Thousands of Syrians in a refugee camp voted Thursday to select camp leaders and administrators in elections the Turkish government has described as a practice for democracy. But with the sound of gunfire reverberating from across the border, gloom reigned in the camp over whether the nearly two-year-old civil war would ebb soon to allow free elections in Syria in the near future.
About 6,500 refugees at the Oncupinar camp in Turkey’s border province of Kilis cast ballots into clear plastic ballot boxes inside a makeshift school under banners that read: “Syrian citizens elect their own representatives freely.”
They were voting to select six neighborhood administrators among 20 candidates running for the posts, as well as an 18-member administrative council.
A day earlier, the sound of fierce clashes could be heard from across the border in Syria’s Idlib province, dampening spirits and taking away from the excitement over the elections at Oncupinar.
Loved ones left in Syria were never far from their minds.
“We have martyrs, we have women who have been raped, houses that have been destroyed,” a refugee who gave his name as Ali said. He declined to give his family name out of fear of reprisals against family members still in Syria.
“This democracy here is very good, but it is more important to have it in Syria,” he said.
Turkey organized the vote so that refugees can administer themselves for services relating to security, health, education and religion in coordination with the Kilis governor’s office. But Turkish officials have also touted the vote as an exercise in democracy they hope the Syrians can one day take back to their country.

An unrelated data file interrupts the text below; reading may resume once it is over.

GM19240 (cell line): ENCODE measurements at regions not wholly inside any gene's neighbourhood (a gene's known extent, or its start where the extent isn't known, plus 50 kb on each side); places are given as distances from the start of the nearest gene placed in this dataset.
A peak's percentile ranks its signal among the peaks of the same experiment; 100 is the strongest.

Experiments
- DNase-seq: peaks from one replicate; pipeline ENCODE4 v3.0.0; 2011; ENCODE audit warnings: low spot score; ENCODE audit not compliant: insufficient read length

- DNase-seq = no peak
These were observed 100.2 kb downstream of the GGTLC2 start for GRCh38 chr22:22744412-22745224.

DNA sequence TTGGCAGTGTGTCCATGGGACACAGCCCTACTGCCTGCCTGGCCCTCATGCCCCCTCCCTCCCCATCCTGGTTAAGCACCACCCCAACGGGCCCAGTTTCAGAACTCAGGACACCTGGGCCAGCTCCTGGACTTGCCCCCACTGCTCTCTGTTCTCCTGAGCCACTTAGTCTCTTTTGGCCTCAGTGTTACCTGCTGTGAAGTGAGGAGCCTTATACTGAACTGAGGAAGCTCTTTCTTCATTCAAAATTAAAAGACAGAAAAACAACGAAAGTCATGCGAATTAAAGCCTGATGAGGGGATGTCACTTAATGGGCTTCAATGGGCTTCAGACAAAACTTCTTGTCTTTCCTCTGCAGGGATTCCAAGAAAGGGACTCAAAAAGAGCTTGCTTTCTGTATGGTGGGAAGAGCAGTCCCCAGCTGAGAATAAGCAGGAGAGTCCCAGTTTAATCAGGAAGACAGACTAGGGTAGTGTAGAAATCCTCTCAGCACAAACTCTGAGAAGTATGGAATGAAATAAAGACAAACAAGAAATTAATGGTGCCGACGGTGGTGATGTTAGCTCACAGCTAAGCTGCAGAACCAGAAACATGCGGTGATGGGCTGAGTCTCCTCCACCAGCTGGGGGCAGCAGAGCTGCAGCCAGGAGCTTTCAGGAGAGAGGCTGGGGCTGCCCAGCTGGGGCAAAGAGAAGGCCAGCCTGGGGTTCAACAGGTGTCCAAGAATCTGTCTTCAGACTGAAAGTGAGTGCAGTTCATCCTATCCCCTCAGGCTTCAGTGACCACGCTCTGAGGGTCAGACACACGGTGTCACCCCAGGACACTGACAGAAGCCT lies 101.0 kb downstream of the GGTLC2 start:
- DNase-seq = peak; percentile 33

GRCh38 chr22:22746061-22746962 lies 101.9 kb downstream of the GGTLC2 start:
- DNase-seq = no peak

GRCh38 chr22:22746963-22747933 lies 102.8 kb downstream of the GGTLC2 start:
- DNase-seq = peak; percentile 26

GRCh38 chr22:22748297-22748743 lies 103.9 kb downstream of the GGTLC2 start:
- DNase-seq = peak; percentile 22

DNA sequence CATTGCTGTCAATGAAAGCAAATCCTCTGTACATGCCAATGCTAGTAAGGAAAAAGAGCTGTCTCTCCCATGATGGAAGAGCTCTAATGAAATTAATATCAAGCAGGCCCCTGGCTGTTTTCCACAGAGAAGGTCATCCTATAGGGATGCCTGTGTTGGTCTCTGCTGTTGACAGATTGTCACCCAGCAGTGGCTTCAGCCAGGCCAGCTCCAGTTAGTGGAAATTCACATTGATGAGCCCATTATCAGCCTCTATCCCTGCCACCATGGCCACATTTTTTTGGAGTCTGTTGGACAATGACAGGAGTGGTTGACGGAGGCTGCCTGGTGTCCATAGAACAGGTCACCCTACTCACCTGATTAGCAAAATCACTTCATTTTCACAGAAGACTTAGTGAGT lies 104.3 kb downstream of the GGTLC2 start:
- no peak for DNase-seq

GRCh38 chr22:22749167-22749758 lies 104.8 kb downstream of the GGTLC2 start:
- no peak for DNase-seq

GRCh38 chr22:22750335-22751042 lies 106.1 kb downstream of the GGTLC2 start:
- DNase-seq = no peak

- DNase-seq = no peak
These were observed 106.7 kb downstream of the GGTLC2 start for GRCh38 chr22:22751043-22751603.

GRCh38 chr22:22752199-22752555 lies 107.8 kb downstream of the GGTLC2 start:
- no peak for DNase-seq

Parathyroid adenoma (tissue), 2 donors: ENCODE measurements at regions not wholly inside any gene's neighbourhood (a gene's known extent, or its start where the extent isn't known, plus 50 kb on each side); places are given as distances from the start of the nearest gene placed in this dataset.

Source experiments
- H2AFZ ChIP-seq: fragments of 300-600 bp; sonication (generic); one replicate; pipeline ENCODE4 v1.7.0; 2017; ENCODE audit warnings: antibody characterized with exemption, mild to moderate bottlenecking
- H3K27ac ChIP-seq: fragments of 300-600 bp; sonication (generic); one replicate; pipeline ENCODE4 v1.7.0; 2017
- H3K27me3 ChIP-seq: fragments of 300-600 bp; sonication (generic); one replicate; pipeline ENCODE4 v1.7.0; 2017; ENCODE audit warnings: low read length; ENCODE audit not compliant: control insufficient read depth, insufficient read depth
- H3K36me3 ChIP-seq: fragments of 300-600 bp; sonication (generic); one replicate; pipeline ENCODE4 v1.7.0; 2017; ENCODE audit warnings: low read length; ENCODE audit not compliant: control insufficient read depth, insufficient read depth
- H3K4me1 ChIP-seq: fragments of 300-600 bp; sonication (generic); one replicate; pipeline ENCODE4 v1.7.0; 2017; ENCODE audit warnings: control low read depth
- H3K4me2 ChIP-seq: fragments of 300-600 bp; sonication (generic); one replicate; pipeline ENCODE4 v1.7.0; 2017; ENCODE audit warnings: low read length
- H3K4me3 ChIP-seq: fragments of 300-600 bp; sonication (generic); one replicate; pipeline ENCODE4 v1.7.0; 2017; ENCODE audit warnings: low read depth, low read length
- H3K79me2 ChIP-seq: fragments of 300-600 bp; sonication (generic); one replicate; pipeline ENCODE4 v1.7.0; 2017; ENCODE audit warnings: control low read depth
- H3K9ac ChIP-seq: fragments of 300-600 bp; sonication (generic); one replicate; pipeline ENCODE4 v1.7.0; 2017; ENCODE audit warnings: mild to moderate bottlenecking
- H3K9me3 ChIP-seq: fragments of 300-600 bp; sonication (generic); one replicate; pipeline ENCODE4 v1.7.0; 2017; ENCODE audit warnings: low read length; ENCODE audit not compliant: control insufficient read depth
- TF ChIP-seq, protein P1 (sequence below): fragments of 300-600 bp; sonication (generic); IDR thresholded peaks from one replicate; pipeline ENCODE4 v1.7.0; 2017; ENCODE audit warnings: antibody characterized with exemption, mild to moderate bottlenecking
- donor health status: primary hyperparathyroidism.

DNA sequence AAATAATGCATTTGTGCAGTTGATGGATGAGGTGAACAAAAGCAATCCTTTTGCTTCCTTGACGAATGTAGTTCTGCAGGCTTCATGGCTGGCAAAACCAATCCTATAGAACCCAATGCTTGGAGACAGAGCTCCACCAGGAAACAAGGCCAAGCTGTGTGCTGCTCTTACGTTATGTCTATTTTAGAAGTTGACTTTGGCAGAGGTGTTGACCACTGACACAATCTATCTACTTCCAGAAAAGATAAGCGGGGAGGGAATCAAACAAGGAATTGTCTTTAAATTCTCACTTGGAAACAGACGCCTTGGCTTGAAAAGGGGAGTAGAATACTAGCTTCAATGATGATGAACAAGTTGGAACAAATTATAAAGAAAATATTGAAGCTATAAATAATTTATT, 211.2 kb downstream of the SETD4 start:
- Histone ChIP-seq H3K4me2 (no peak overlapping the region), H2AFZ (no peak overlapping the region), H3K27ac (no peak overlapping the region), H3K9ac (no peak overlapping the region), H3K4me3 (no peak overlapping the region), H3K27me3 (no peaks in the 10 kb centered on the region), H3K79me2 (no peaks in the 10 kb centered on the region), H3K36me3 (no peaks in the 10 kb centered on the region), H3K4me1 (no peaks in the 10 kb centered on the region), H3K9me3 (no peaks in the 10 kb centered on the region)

“I regard these elections as an important step that our Syrian brothers are taking on the path to democracy and a very important start,” Economy Minister Zafer Caglayan said this week.
Syrians voted in parliamentary elections in May, when for the first time, parties other than President Bashar Assad’s ruling Baath Party were allowed to run for the 250-member parliament. But opponents of the regime boycotted the elections calling them a sham and saying they were designed to strengthen Assad’s grip on power.
“There is no democracy in Syria. All we have is corruption,” said Omar, another refugee who also declined to give his surname for fear of reprisals. “For the first time in Syrian history we will vote in a democratic election here, in Kilis. We can apply the democratic ideals we gain here in our country.”
The candidates campaigned hard, hanging banners, holding town hall meetings and knocking at every door at the camp.
One of three women running for the post of neighborhood head administrator, or muhtar, was Jumana Tatto, 34, who fled to Turkey with her two children two years ago to escape fighting in Idlib.
She pledged to work toward improving women’s conditions in the camp and said she would like to run for office in Syria one day.
“I would like to pursue the same political duty when I go back to Syria,” she said.
It was not clear when the results would be out, but Turkish officials anticipated counting would be finalized later Thursday.
The camp, which houses about 13,500 people, is the most populous out of 14 refugee camps in Turkey and the only one where Syrians live in container homes instead of tents. Turkish officials say similar elections may be held at the other camps at a later date. More than 150,000 Syrians have found refuge in Turkey.
The Washington Post